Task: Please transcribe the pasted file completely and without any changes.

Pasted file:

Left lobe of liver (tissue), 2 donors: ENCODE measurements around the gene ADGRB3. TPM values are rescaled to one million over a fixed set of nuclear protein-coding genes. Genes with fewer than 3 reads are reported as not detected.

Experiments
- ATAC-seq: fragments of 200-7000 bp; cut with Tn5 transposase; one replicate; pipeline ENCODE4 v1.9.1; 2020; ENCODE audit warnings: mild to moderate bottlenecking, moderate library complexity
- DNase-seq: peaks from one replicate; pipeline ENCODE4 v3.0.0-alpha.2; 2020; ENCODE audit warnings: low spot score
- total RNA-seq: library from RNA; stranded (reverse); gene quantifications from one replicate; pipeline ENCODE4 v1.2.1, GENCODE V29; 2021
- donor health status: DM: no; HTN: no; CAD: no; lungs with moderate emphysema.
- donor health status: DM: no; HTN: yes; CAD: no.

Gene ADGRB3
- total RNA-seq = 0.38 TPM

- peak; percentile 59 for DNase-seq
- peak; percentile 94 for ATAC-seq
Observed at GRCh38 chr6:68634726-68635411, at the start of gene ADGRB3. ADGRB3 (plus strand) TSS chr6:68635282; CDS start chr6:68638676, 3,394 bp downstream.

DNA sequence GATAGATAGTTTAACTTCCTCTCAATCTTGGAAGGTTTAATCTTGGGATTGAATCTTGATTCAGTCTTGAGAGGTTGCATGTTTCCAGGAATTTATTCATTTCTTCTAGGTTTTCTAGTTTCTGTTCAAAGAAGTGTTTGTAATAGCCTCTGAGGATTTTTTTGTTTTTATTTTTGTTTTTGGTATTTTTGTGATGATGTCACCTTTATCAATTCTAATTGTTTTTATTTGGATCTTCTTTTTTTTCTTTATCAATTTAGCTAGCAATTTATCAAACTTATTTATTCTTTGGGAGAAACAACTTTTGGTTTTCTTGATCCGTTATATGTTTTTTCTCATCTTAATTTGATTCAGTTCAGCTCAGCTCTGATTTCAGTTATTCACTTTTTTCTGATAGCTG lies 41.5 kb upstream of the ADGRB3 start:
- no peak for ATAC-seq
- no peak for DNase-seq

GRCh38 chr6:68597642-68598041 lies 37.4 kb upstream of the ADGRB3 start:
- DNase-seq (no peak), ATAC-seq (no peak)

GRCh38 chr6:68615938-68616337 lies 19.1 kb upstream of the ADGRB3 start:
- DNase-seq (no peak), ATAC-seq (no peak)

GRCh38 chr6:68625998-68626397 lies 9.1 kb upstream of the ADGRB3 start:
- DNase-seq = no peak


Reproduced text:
Left lobe of liver (tissue), 2 donors: ENCODE measurements around the gene ADGRB3. TPM values are rescaled to one million over a fixed set of nuclear protein-coding genes. Genes with fewer than 3 reads are reported as not detected.

Experiments
- ATAC-seq: fragments of 200-7000 bp; cut with Tn5 transposase; one replicate; pipeline ENCODE4 v1.9.1; 2020; ENCODE audit warnings: mild to moderate bottlenecking, moderate library complexity
- DNase-seq: peaks from one replicate; pipeline ENCODE4 v3.0.0-alpha.2; 2020; ENCODE audit warnings: low spot score
- total RNA-seq: library from RNA; stranded (reverse); gene quantifications from one replicate; pipeline ENCODE4 v1.2.1, GENCODE V29; 2021
- donor health status: DM: no; HTN: no; CAD: no; lungs with moderate emphysema.
- donor health status: DM: no; HTN: yes; CAD: no.

Gene ADGRB3
- total RNA-seq = 0.38 TPM

- peak; percentile 59 for DNase-seq
- peak; percentile 94 for ATAC-seq
Observed at GRCh38 chr6:68634726-68635411, at the start of gene ADGRB3. ADGRB3 (plus strand) TSS chr6:68635282; CDS start chr6:68638676, 3,394 bp downstream.

DNA sequence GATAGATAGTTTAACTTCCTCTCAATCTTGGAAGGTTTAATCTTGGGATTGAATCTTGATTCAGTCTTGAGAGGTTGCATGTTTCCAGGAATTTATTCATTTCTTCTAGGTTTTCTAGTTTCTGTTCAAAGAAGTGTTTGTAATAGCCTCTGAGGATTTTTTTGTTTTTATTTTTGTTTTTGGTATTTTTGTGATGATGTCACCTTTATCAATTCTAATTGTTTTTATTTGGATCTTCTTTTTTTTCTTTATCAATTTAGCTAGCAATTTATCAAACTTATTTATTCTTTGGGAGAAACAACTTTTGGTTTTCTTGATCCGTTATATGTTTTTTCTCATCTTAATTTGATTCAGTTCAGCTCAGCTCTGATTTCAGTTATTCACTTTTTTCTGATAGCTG lies 41.5 kb upstream of the ADGRB3 start:
- no peak for ATAC-seq
- no peak for DNase-seq

GRCh38 chr6:68597642-68598041 lies 37.4 kb upstream of the ADGRB3 start:
- DNase-seq (no peak), ATAC-seq (no peak)

GRCh38 chr6:68615938-68616337 lies 19.1 kb upstream of the ADGRB3 start:
- DNase-seq (no peak), ATAC-seq (no peak)

GRCh38 chr6:68625998-68626397 lies 9.1 kb upstream of the ADGRB3 start:
- DNase-seq = no peak